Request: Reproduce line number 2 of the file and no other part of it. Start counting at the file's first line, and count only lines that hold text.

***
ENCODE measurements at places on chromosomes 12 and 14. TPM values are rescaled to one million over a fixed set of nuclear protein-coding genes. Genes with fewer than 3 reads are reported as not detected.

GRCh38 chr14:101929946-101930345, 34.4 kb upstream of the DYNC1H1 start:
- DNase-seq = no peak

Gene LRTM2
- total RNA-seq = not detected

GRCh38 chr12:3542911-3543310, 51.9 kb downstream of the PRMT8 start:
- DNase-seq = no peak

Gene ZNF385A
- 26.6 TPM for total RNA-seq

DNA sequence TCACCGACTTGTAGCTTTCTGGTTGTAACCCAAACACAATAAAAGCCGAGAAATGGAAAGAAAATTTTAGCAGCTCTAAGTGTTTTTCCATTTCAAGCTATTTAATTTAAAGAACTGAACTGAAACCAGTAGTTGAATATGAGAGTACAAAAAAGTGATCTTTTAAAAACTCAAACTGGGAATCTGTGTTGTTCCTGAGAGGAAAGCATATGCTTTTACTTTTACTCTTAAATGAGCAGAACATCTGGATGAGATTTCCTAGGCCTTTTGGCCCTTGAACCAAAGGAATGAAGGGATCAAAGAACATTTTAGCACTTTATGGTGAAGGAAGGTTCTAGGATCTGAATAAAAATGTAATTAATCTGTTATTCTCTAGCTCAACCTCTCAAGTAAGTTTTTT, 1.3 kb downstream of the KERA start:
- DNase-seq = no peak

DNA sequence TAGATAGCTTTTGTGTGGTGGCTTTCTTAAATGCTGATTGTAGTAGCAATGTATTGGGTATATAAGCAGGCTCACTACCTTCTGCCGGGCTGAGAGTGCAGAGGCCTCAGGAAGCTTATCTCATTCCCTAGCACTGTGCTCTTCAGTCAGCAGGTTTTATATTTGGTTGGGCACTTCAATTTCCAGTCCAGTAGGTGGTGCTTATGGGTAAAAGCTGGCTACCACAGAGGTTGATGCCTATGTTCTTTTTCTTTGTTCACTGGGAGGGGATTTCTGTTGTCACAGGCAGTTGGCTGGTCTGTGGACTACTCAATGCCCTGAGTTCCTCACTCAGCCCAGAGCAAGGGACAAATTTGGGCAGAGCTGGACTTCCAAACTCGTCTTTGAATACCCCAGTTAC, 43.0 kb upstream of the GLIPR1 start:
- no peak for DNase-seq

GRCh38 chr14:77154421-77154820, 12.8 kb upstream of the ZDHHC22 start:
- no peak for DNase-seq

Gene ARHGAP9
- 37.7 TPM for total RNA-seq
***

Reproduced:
GRCh38 chr14:101929946-101930345, 34.4 kb upstream of the DYNC1H1 start: